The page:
Hellraiser is finally a worthy entry into the franchise that can stand proudly next to the first two films in terms of quality. Jamie Clayton is the perfect Pinhead for a new generation, and even though the first twenty minutes are a little slow, David Bruckner has created a new world for the Cenobites to play in that we actually want to return to.
Hellraiser For A New Generation
This new film focuses on Riley (Odessa A'zion), an addict living with her brother and spending time with her friend group and boyfriend. She takes possession of a mysterious puzzle box belonging to Voight (Goran Visnjic), a degenerate millionaire. Configured correctly, the box opens a portal to another dimension, releasing creatures called Cenobites, led by the hypnotic Priest (Jamie Clayton) who delight in taking the human desire for extreme sensation to an extreme. As the puzzle is solved, new layers of suffering are purported on Riley and her friends, leading to the final configuration and the characters getting exactly what they deserve.
Not since the second Hellraiser film have the Cenobites been this menacing and terrifying. Director David Bruckner does a fantastic job keeping them in the shadows until it is time to reveal them in all their gnarly, practical glory. They steal the show here, especially Clayton, who has faced an uphill battle since being cast and holds her own and then some. She exudes sexiness and danger and is quite captivating in a role horror fans hold dear.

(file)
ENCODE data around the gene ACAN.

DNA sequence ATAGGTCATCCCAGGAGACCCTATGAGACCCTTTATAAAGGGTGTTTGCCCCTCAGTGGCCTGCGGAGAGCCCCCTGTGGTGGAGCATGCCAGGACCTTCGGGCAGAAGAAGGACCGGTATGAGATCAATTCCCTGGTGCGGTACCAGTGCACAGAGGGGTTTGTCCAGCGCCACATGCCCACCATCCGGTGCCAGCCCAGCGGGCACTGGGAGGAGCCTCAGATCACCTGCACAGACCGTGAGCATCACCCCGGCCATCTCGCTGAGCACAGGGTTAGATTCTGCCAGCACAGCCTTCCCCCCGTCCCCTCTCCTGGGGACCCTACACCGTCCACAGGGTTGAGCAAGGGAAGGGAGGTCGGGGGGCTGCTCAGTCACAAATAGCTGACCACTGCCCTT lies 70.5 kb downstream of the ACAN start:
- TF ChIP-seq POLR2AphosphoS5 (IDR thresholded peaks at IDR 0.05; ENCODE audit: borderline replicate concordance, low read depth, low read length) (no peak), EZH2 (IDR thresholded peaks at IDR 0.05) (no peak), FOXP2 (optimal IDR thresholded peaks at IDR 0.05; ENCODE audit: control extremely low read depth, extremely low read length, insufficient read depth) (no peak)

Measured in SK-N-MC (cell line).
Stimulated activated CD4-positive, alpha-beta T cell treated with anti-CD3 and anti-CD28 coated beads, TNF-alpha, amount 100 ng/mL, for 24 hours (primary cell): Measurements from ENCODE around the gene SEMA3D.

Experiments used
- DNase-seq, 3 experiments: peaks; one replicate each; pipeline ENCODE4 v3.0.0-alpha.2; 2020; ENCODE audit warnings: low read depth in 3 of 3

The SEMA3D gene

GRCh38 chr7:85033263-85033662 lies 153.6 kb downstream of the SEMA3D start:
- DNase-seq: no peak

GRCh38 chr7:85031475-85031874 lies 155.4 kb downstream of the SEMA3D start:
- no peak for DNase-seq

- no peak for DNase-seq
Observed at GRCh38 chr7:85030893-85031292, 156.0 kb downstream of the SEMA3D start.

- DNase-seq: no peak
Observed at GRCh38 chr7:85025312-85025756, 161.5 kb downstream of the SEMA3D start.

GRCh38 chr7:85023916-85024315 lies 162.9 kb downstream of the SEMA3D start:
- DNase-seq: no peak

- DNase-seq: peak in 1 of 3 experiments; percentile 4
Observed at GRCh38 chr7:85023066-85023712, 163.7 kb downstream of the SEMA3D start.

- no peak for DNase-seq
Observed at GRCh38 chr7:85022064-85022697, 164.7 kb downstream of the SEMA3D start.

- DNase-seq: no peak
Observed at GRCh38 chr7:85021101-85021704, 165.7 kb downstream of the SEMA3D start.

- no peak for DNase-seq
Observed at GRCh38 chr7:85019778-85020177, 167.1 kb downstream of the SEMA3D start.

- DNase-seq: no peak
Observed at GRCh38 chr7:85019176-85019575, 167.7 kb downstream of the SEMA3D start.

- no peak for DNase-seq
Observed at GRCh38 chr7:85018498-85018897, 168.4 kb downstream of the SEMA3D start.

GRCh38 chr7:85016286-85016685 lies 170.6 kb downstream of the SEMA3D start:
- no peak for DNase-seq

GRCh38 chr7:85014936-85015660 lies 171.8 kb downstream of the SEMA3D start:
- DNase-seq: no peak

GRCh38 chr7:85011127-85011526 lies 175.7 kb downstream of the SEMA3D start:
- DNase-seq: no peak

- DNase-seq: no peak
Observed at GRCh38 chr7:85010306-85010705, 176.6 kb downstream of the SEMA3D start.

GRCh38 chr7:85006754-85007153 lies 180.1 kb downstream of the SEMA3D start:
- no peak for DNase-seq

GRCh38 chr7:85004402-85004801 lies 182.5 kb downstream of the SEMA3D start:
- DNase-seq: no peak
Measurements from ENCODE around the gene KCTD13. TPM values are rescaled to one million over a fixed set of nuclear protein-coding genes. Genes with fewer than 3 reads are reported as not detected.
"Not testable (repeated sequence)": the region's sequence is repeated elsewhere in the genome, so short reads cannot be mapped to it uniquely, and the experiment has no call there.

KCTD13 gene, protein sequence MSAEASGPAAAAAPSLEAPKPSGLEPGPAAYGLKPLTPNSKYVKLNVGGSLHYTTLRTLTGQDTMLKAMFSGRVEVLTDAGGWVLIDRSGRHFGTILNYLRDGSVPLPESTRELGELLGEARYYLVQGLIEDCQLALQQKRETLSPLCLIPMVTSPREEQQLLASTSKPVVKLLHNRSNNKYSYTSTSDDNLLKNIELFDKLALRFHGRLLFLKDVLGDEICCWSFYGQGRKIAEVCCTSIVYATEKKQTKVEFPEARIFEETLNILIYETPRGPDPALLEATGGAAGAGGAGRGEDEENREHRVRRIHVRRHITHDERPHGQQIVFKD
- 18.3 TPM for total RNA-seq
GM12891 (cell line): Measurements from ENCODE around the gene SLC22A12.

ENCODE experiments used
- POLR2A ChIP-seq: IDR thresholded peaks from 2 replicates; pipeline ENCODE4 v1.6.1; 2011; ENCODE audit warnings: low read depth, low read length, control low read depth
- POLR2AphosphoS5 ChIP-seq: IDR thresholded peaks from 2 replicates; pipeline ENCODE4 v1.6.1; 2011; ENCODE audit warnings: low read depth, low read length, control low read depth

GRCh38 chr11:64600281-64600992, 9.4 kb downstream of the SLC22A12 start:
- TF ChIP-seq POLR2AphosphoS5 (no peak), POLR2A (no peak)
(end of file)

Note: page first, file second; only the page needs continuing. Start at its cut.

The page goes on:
Bruckner is quickly gaining a reputation as one of the better horror/thriller directors we have, and after The Night House and Hellraiser, we need to make sure he never leaves the genre. In this world of reimaginings and franchise relaunches, here is one that feels fresh and like it has something new to add while also feeling like it could be placed right into the mythology with little effort. Thankfully, this is a new step forward for Hellraiser, updating the concepts of Clive Barker's original 1987 classic for a new age and making them feel new. It isn't perfect; the first twenty minutes are a little scattered, and not all of Riley's gang are great, but the ones that aren't the best are taken out pretty quickly, and we are left with some pretty compelling ones. Adam Faison is a particular standout, as is A'Zion herself as Riley.
It is a shame this is not getting a theatrical release, as this begs to be seen on the big screen to soak in all the Cenobite goodness, but the fact that it exists at all is enough. This is one of the better times you will have with a horror franchise this year and one of the best reimaginings the genre has seen in quite some time. More, please.